Political will requires defining ‘public good’ | SummitDaily.com

Political will requires defining ‘public good’

For the past couple of weeks, some words have kept popping into my head during my too-seldom quiet times. “The worst thing you can do is nothing at all.”I did not know the context or who had said them. When I was in law enforcement, I had a plaque on my office wall quoting a famous Englishman: “All that is necessary for the forces of evil in the world to win is for enough good men to do nothing.”It’s very much the same thing, but not quite.I finally Googled it this week and found the results to be very interesting.

Teddy Roosevelt once said: “In any moment of decision the best thing you can do is the right thing, the next best thing is the wrong thing, and the worst thing you can do is nothing.” That is about as close as I could get to what was rolling around in my brain.I need to put the whole thought in the context of being an elected official – a public servant.We are admonished to do things that promote the greatest public good. The problem is defining the greatest public good. Is it something that has a positive impact on the greatest number of people? Is it something that will help future generations at a cost to the current inhabitants of the planet?Is it something that will only help five-year-old children as they enter kindergarten?What a dilemma. I am not sure that there is a good answer.

As a progressive liberal I believe that we all need to be looking forward and considering the future. As a historian I look back at the past to learn the lessons about what has worked and what has not worked. But only as a reference and not as something that needs to be repeated.Again, Albert Einstein’s definition of insanity is doing the same thing over and over again and expecting a different result. Does not work, folks. That is why the conservative model is the most comfortable but the most unworkable.I think that public officials, whether elected or appointed, have a duty to look into the future. We are mandated to prepare a vision for the future because everything we do impacts what happens tomorrow and a hundred tomorrows past that.The future can be scary. Change can be frightening.There is not conflict without change, and there is no change without conflict.I have had friends and relatives who have lived most of their lives indoors, because they have a fear of going into the world. They have a fear of change. They live in their own self-constructed prisons because they do not know what would happen if they went outdoors. The diagnosis is agoraphobia: fear of the marketplace.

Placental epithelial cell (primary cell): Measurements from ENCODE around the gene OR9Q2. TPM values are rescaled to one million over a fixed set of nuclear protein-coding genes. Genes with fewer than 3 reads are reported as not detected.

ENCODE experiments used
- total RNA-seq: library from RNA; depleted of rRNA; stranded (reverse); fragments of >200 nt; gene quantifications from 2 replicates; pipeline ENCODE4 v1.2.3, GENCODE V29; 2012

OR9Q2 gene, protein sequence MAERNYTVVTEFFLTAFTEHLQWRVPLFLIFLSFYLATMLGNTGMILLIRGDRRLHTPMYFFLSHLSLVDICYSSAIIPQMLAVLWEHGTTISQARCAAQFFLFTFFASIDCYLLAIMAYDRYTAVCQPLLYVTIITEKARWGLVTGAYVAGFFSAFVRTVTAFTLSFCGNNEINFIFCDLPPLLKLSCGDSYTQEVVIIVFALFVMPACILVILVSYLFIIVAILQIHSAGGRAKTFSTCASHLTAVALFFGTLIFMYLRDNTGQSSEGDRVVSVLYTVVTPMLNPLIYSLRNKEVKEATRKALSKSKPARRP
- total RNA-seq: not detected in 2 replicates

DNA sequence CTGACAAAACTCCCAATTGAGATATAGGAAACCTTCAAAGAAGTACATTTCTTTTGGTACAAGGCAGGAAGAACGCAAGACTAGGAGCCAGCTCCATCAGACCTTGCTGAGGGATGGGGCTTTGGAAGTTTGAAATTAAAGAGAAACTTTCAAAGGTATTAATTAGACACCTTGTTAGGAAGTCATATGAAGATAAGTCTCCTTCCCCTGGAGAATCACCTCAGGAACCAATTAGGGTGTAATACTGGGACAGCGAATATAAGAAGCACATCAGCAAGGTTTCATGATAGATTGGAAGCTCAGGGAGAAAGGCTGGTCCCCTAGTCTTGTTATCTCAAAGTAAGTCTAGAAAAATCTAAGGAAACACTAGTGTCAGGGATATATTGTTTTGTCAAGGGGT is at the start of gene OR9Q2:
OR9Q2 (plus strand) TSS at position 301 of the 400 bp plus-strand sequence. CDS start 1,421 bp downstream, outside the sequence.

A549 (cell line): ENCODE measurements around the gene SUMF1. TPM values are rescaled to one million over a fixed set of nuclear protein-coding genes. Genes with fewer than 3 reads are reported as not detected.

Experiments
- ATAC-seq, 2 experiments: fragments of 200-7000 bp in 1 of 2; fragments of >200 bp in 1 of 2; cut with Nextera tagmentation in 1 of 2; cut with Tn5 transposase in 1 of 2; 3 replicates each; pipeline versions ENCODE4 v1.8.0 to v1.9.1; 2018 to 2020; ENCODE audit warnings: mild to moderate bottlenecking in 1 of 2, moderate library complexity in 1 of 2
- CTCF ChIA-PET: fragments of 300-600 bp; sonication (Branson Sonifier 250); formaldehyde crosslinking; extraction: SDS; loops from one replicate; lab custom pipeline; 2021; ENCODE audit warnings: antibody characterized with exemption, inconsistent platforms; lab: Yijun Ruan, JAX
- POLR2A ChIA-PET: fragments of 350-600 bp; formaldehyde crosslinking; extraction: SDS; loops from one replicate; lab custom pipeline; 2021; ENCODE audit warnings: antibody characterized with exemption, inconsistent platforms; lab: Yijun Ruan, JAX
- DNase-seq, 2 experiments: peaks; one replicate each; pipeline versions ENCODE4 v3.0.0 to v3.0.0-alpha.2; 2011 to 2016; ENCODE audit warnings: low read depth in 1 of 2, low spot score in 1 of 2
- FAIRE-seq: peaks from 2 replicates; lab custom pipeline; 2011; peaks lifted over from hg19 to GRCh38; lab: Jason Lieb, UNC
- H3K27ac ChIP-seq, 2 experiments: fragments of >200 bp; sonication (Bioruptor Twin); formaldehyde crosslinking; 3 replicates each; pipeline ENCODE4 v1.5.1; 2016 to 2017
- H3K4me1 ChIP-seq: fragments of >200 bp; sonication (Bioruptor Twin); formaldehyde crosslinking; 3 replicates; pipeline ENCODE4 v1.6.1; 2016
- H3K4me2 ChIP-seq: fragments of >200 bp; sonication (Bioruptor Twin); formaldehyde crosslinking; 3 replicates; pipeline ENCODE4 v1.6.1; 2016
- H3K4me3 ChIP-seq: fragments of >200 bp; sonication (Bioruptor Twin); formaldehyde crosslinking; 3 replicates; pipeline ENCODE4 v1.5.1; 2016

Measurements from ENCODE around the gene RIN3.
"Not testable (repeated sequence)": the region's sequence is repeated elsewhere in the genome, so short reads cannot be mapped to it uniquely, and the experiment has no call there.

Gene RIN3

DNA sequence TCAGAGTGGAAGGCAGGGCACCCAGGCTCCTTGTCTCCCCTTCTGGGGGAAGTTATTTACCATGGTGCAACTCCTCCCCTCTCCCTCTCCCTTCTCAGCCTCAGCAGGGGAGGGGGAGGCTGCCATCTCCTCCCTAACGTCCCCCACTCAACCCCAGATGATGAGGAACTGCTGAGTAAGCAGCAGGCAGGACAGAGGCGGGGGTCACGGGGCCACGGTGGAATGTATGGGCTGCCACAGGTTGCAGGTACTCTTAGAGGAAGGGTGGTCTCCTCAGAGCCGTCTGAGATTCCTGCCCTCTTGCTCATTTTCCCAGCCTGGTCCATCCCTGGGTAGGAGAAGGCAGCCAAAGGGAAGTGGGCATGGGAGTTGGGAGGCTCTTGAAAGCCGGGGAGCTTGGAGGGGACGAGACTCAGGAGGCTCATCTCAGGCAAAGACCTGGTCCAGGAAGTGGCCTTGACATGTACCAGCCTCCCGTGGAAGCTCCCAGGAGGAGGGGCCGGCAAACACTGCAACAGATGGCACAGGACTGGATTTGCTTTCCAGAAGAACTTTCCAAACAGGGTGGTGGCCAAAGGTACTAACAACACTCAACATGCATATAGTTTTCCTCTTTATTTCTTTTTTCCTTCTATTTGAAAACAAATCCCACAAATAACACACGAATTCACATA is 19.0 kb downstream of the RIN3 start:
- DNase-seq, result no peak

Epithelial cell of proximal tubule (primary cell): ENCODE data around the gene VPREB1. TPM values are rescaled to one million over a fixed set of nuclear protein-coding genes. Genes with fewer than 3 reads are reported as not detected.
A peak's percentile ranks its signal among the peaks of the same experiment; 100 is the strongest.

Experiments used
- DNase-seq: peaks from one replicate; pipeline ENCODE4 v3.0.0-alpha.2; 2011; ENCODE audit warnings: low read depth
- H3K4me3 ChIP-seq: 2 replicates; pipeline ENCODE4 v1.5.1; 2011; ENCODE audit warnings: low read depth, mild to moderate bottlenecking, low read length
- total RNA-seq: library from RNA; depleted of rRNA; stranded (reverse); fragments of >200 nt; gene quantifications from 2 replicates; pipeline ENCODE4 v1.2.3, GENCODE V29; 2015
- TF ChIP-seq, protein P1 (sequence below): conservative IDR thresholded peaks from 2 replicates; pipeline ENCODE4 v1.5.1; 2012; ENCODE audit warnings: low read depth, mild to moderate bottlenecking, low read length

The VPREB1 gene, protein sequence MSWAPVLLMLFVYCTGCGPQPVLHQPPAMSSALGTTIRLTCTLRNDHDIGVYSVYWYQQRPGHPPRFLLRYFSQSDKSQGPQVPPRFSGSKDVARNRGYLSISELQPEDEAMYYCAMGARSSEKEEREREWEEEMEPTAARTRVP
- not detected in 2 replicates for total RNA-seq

Imagine being like them. Imagine not having a life and suffering within one’s own mental prison.I have always believed that you need to confront your fears. If you do something, it is better than not doing anything at all. Even if you fail, you have at least tried. I remember reading about Thomas Edison and all of the failures he had in life. Imagine what this world would be like if he had not decided to be progressive and move forward.To be narrow-minded and inflexible causes the brain to atrophy. Hardening of the brain cells so that a new idea and a new thought can’t get in. Heaven forbid we would try something new that might help future generations.When the words pop into my head: “The worst thing you can do is nothing at all,” the fear of the future disappears. Any paranoia or anxiety goes away. All I can see is a very bright light showing me the way to facilitate progress for the people I serve.State Rep. Gary Lindstrom of Lakeview Meadows represents Summit, Eagle and Lake counties. He can be reached at gary@garylindstrom.com.

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